When I read the blurb for this book, I couldn’t resist putting in a request, because it sounded so bizarre and interesting.
And so thank you to the author, as well as Soft Skull Press via NetGalley for the review copy!
The year is 20__, and Penfield R. Henderson is in a rut. When he’s not walking dogs for cash or responding to booty calls from his B-list celebrity hookup, he’s holed up in his dingy Bushwick apartment obsessing over holograms of Aiden Chase, a fellow trans man and influencer documenting his much smoother transition into picture-perfect masculinity on the Gram. After an IRL encounter with Aiden leaves Pen feeling especially resentful, Pen enlists his roommates, the Witch and the Stoner-Hacker, to put their respective talents to use in hexing Aiden. Together, they gain access to Aiden’s social media account and post a picture of Pen’s aloe plant, Alice, tied to a curse:
Whosoever beholds the aloe will be pushed into the Shadowlands.
When the hex accidentally bypasses Aiden, sending another young trans man named Blithe to the Shadowlands (the dreaded emotional landscape through which every trans person must journey to achieve true self-actualization), the Rhiz (the quasi-benevolent big brother agency overseeing all trans matters) orders Pen and Aiden to team up and retrieve him. The two trace Blithe to a dilapidated motel in California and bring him back to New York, where they try to coax Blithe to stop speaking only in code and awkwardly try to pass on what little trans wisdom they possess. As the trio makes its way in a world that includes pitless avocados and subway cars that change color based on occupants’ collective moods but still casts judgment on anyone not perfectly straight, Pen starts to learn that sometimes a family isn’t just the people who birthed you.
“Well when you’re trans you can look back and see how every gut-sensation that told you something was off, too tight, wrong, airless, and incongruent was a beautiful curling script towards the future.”
This is the story of Penfield R. Henderson, who is a trans man who lives in New York City in the not-so-far-flung future. He’s a dog-walker, and has a secret celebrity hookup, and when he’s not busy with those, he is obsessing over Aiden Chase, who is also a trans man, and one who appears (per his Gram account) to have achieved absolute physical perfection. When he meets Aiden IRL, and gets more or less blown-off, Pen employs his roommates, the Stoner-Hacker, and the Witch to put a hex on Aiden. But the hex misses Aiden and instead hits another young trans man named Blithe and pushes him into the Shadowlands, which is (and I’m not going to be able to phrase this better than the blurb does) ‘the dreaded emotional landscape through which every trans person must journey to achieve true self-actualization’.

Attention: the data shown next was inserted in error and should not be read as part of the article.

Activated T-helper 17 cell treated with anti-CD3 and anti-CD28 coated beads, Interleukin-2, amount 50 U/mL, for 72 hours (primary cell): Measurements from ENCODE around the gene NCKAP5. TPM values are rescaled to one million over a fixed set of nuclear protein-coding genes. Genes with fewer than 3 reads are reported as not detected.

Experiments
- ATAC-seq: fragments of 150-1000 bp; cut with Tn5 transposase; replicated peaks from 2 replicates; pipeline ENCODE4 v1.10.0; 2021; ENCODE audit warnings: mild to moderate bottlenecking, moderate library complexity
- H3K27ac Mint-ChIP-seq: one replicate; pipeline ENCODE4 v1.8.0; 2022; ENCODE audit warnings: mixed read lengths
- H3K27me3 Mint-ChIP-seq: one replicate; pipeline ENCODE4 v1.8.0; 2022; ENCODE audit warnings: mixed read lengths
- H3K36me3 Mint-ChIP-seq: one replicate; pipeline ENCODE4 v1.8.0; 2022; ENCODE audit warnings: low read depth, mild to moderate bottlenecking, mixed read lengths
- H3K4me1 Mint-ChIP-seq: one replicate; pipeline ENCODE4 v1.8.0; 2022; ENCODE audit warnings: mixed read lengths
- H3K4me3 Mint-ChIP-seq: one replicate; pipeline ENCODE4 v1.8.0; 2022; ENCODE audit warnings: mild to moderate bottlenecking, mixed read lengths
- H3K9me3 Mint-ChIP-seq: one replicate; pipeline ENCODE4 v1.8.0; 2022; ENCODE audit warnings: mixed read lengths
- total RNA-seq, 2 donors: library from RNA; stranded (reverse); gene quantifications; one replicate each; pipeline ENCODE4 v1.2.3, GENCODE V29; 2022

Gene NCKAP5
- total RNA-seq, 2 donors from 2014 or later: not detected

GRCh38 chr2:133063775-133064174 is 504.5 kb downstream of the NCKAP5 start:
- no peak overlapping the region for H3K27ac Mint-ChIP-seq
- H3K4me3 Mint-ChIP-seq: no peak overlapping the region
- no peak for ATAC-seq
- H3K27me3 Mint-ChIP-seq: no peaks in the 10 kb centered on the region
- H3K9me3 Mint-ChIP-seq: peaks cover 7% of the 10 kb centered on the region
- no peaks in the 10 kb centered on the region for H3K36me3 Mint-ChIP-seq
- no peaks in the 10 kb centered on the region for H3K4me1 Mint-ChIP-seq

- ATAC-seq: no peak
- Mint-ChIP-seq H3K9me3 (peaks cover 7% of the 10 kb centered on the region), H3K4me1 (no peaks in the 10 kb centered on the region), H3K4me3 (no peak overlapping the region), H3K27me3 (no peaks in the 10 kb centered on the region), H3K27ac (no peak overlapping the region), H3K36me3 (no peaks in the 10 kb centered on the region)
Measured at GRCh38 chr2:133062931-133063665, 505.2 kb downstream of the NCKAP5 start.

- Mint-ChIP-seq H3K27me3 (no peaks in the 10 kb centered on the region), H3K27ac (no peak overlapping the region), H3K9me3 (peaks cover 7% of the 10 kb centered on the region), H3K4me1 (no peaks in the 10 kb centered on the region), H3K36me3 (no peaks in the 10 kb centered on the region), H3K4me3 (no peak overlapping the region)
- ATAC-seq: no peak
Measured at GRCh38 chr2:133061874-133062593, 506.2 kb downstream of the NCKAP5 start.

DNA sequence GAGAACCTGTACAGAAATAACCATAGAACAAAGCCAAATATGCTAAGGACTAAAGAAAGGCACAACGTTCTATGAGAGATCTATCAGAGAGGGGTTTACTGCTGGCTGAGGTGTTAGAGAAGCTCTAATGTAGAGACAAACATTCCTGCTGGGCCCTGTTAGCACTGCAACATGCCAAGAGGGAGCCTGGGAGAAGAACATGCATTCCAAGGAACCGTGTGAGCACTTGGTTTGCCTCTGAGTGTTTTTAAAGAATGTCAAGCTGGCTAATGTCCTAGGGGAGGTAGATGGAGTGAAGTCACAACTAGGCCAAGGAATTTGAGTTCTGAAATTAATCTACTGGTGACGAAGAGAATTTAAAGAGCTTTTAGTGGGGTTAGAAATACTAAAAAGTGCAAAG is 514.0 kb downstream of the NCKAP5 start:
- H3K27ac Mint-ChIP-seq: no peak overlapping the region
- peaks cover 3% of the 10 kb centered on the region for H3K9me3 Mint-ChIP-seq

The Rhiz (a sort of mildly-omnipotent agency which oversees trans matters) tells Pen and Aiden that they must find Blithe and help him out of the Shadowlands. So, Aiden and Pen team up to track him down. And of course, many shenanigans are had along the way.
I liked this book, but I didn’t love it quite as much as I was expecting to. It is, just as I imagined it would be, bizarre as hell, and it took me a little while to really settle into it. That said, I still read it in a day, in just two sittings, because I found it very easy to pick up and read for hours at a time.
I didn’t find myself cheering for any one character in particular, most of the time, but sort of hoping for the best for all three of them. I enjoyed how the relationship between all three characters had evolved through their whole adventure together, and by the end, I was satisfied with how everything turned out, even if I thought the book itself ended rather abruptly.
My biggest problems were that sometimes the timeline was hard to keep track of, and often weeks or months would pass with no apparent change in anything happening. I actually have no idea how long these three spent in Pen’s tiny apartment. In terms of the book, it was maybe a third? In terms of time, I think it was several months, but I actually have no idea. Sometimes things would happen that really had no real relevance to the plot and seemed out of place. Like Pen would go out for drinks with a previously unmentioned friend, or go to the pool, or something like that and it would throw me out of the story a bit because none of it seemed to matter to things that were happening. At times, it felt like it was trying to do a little too much at once.
All told though, I thought it was unique AF and told an interesting story. I enjoyed my afternoon with it. ^_^ 3/5 stars!~